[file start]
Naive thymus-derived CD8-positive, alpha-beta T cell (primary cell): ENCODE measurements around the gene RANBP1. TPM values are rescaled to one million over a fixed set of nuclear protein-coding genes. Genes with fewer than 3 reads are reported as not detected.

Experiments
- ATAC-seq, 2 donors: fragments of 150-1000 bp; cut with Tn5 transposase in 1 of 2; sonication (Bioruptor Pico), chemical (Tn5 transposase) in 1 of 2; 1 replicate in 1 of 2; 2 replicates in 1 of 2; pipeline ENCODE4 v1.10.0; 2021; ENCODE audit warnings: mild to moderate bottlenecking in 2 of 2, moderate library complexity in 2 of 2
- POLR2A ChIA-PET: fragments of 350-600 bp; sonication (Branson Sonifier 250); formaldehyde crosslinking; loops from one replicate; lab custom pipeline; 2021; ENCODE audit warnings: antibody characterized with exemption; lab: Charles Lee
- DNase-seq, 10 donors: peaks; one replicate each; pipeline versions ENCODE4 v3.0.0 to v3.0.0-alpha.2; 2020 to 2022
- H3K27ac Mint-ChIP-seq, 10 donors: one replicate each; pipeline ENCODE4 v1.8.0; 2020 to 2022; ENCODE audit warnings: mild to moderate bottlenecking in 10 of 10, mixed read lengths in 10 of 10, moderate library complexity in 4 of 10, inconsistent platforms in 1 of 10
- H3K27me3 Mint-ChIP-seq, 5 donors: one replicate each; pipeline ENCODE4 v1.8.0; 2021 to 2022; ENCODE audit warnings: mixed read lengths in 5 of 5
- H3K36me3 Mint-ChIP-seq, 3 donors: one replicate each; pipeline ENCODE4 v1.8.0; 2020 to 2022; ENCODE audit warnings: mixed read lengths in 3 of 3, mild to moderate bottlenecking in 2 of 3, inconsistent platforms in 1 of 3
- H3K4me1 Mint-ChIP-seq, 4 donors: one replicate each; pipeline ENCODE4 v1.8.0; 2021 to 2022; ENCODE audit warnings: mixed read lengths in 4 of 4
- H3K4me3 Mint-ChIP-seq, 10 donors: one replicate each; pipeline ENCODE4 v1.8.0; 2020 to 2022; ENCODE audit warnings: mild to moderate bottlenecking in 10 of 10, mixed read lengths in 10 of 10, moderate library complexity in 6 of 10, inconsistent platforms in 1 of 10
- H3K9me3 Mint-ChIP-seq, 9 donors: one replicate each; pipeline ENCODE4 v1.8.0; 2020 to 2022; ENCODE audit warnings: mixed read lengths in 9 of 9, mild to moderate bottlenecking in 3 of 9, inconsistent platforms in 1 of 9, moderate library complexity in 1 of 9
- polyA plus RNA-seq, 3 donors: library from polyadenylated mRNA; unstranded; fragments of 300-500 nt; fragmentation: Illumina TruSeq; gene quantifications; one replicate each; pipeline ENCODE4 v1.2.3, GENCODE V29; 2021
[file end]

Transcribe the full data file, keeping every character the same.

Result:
Naive thymus-derived CD8-positive, alpha-beta T cell (primary cell): ENCODE measurements around the gene RANBP1. TPM values are rescaled to one million over a fixed set of nuclear protein-coding genes. Genes with fewer than 3 reads are reported as not detected.

Experiments
- ATAC-seq, 2 donors: fragments of 150-1000 bp; cut with Tn5 transposase in 1 of 2; sonication (Bioruptor Pico), chemical (Tn5 transposase) in 1 of 2; 1 replicate in 1 of 2; 2 replicates in 1 of 2; pipeline ENCODE4 v1.10.0; 2021; ENCODE audit warnings: mild to moderate bottlenecking in 2 of 2, moderate library complexity in 2 of 2
- POLR2A ChIA-PET: fragments of 350-600 bp; sonication (Branson Sonifier 250); formaldehyde crosslinking; loops from one replicate; lab custom pipeline; 2021; ENCODE audit warnings: antibody characterized with exemption; lab: Charles Lee
- DNase-seq, 10 donors: peaks; one replicate each; pipeline versions ENCODE4 v3.0.0 to v3.0.0-alpha.2; 2020 to 2022
- H3K27ac Mint-ChIP-seq, 10 donors: one replicate each; pipeline ENCODE4 v1.8.0; 2020 to 2022; ENCODE audit warnings: mild to moderate bottlenecking in 10 of 10, mixed read lengths in 10 of 10, moderate library complexity in 4 of 10, inconsistent platforms in 1 of 10
- H3K27me3 Mint-ChIP-seq, 5 donors: one replicate each; pipeline ENCODE4 v1.8.0; 2021 to 2022; ENCODE audit warnings: mixed read lengths in 5 of 5
- H3K36me3 Mint-ChIP-seq, 3 donors: one replicate each; pipeline ENCODE4 v1.8.0; 2020 to 2022; ENCODE audit warnings: mixed read lengths in 3 of 3, mild to moderate bottlenecking in 2 of 3, inconsistent platforms in 1 of 3
- H3K4me1 Mint-ChIP-seq, 4 donors: one replicate each; pipeline ENCODE4 v1.8.0; 2021 to 2022; ENCODE audit warnings: mixed read lengths in 4 of 4
- H3K4me3 Mint-ChIP-seq, 10 donors: one replicate each; pipeline ENCODE4 v1.8.0; 2020 to 2022; ENCODE audit warnings: mild to moderate bottlenecking in 10 of 10, mixed read lengths in 10 of 10, moderate library complexity in 6 of 10, inconsistent platforms in 1 of 10
- H3K9me3 Mint-ChIP-seq, 9 donors: one replicate each; pipeline ENCODE4 v1.8.0; 2020 to 2022; ENCODE audit warnings: mixed read lengths in 9 of 9, mild to moderate bottlenecking in 3 of 9, inconsistent platforms in 1 of 9, moderate library complexity in 1 of 9
- polyA plus RNA-seq, 3 donors: library from polyadenylated mRNA; unstranded; fragments of 300-500 nt; fragmentation: Illumina TruSeq; gene quantifications; one replicate each; pipeline ENCODE4 v1.2.3, GENCODE V29; 2021